The Platform Of Hate The Republican Party Built For Donald Trump
Some Republican politicians have responded to Donald Trump’s demand that all Muslims, including American citizens, be prevented from crossing the border into the United States by condemning his statements. They want to create the impression that Donald Trump’s comments aren’t representative of the Republican Party.
The GOP has a long history of support for efforts to deprive Muslims of their constitutional rights, however. A few years ago, Republican Congressman Allen West led a coalition of GOP members of Congress who wanted the federal government to have the power to prevent mosques from being built. After her failed 2008 campaign for Vice President, Sarah Palin joined a smiliar ban-the-mosques crusade. Carl Paladino, Republican candidate for governor of New York State, and Earl Sholley, Republican congressional candidate in Massachusetts, joined in the anti-mosque movement as well. Republican protesters in Murfreesboro set fire to a mosque around the same time. Though they were joined by some gutless Democrats, Republicans in Congress were the majority of those who recently voted for legislation to obstruct aid to refugees because of their Muslim identity. Ben Carson supports Donald Trump’s idea of forcing American Muslims to carry around ID cards displaying symbols of their religious identity, and compelling Muslims to submit their personal information to a database to be used by the government to spy against them. Ted Cruz has insisted that only Christians – not Muslims – from certain countries should be allowed to visit the USA. Marco Rubio has proposed closing down businesses if the owners of those businesses practice Islam in a way that the federal government has not granted approval of. Mike Huckabee has insisted that Christians be given the power to impose their beliefs through fundamentalist religious laws, while denying the same power to Muslims.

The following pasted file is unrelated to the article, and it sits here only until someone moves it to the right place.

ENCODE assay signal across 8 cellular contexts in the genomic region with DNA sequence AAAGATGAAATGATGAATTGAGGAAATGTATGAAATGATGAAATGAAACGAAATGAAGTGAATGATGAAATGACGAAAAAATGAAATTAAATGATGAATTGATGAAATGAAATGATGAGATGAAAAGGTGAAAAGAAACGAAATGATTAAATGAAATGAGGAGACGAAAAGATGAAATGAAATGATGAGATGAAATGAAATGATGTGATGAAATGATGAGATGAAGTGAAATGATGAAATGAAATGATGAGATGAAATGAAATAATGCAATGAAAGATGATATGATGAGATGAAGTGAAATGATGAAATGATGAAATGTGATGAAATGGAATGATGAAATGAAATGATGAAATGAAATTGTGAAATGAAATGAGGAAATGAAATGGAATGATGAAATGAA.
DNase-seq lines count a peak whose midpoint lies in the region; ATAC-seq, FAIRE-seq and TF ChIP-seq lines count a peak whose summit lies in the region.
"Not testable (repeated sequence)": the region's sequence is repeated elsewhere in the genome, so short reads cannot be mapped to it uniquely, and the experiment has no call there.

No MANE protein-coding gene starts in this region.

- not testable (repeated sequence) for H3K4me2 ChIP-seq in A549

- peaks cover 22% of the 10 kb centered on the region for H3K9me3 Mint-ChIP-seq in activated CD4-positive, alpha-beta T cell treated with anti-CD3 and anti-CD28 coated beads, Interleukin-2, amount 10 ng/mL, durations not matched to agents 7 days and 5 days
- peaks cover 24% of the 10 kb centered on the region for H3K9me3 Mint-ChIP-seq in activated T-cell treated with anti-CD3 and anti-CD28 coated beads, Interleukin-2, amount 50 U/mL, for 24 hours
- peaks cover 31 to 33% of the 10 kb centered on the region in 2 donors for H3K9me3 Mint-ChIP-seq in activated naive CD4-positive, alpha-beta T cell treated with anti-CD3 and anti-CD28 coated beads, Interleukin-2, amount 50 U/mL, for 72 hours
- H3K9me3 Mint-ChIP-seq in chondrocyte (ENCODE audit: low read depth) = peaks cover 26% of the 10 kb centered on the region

The upshot is this: Donald Trump is only the loudest, richest, most recent voice in a long, ugly Republican tradition of paranoid discrimination against Muslim Americans. This point was made by Senator Harry Reid this week, who commented,
“Donald Trump has become the Republican Party, because it is just not him – many of the leading candidates for the Republican nomination have said the same hateful things, especially about Muslims. Jeb Bush and Ted Cruz proposed religious tests for refugees. You can’t condemn Trump when you want to impose a religious test on women and children fleeing death and persecution. Ben Carson has called Muslims ‘rabid dogs.’ Chris Christie said they should be tracked.
Today, Donald Trump offered the only true statement he has made for some time, referring to some of his fellow Republicans, those running against him for President. He said: ‘They have been condemning almost everything I say and then they come to my side.’
That is disturbing, but it is true. Republican candidates condemn Trump’s remarks and then adopt his racist policies as their own.
We shouldn’t try to fool ourselves: This sort of racism has been prevalent in Republican politics for decades. Trump is just saying out loud what other Republicans merely suggest.
Political leaders must condemn these hateful, un-American statements with their words and their actions. Silence only empowers bigots.”